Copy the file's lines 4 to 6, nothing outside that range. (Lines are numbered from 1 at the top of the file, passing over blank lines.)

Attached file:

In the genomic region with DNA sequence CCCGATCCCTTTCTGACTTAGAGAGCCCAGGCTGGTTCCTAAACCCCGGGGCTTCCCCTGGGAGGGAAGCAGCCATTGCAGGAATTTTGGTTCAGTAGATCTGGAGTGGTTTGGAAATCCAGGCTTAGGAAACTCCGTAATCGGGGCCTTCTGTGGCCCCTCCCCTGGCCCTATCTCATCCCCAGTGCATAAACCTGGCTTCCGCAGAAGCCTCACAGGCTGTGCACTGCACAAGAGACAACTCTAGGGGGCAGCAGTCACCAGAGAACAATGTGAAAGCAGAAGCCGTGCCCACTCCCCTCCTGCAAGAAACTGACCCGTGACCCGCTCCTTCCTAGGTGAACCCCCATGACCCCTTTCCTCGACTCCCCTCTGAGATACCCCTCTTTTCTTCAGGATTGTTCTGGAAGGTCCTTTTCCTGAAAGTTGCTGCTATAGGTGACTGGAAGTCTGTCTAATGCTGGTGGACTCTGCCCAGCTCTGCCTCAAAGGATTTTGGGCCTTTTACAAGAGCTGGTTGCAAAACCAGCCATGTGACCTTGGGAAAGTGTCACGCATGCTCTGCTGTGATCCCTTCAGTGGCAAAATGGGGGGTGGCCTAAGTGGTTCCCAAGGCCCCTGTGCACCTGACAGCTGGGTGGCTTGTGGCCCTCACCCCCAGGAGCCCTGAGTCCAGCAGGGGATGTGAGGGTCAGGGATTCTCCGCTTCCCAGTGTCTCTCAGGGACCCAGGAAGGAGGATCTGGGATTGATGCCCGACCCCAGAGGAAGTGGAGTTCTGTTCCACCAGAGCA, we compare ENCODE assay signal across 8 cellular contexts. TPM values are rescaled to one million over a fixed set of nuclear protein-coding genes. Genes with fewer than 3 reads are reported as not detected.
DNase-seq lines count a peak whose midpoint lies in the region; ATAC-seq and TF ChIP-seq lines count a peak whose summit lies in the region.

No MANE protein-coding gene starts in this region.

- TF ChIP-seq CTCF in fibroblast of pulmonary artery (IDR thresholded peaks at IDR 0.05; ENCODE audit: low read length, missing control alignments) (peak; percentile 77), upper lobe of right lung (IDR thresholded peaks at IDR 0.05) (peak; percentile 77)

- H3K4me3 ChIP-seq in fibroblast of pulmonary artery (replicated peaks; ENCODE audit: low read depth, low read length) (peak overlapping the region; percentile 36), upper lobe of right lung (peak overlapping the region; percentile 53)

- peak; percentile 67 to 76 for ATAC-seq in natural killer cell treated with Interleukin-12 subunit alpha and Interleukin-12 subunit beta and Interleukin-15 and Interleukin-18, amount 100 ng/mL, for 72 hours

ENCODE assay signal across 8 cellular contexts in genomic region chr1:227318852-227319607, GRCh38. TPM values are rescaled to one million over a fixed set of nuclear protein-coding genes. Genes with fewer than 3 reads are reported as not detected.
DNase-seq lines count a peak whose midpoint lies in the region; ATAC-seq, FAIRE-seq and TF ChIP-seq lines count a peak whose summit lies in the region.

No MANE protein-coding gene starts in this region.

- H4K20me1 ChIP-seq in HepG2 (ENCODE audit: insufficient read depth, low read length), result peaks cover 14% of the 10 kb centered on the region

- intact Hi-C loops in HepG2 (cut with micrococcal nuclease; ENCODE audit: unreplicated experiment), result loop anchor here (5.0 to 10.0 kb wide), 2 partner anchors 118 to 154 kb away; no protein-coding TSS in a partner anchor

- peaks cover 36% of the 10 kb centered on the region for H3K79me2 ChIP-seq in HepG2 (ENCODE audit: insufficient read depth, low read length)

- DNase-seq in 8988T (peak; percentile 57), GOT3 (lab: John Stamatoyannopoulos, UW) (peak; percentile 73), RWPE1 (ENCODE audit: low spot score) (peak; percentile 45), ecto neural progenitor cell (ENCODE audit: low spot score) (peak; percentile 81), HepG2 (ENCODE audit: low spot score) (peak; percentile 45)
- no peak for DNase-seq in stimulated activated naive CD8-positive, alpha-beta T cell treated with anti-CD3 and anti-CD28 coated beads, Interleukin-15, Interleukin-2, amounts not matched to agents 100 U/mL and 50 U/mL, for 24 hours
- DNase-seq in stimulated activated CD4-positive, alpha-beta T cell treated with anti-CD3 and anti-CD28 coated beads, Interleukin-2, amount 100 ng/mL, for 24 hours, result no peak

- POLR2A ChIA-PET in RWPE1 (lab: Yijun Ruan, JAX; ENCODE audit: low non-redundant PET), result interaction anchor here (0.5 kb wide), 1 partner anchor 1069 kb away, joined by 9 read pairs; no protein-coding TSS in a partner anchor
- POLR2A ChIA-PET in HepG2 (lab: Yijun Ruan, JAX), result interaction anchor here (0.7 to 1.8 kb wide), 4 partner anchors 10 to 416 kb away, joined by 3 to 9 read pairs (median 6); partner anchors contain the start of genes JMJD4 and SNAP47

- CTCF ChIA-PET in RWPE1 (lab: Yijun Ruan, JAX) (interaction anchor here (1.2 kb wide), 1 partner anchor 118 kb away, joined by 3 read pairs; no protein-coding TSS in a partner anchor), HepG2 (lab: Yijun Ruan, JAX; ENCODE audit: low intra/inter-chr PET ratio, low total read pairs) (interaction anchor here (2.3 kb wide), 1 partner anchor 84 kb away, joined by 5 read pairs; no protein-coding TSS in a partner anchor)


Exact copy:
- TF ChIP-seq CTCF in fibroblast of pulmonary artery (IDR thresholded peaks at IDR 0.05; ENCODE audit: low read length, missing control alignments) (peak; percentile 77), upper lobe of right lung (IDR thresholded peaks at IDR 0.05) (peak; percentile 77)

- H3K4me3 ChIP-seq in fibroblast of pulmonary artery (replicated peaks; ENCODE audit: low read depth, low read length) (peak overlapping the region; percentile 36), upper lobe of right lung (peak overlapping the region; percentile 53)

- peak; percentile 67 to 76 for ATAC-seq in natural killer cell treated with Interleukin-12 subunit alpha and Interleukin-12 subunit beta and Interleukin-15 and Interleukin-18, amount 100 ng/mL, for 72 hours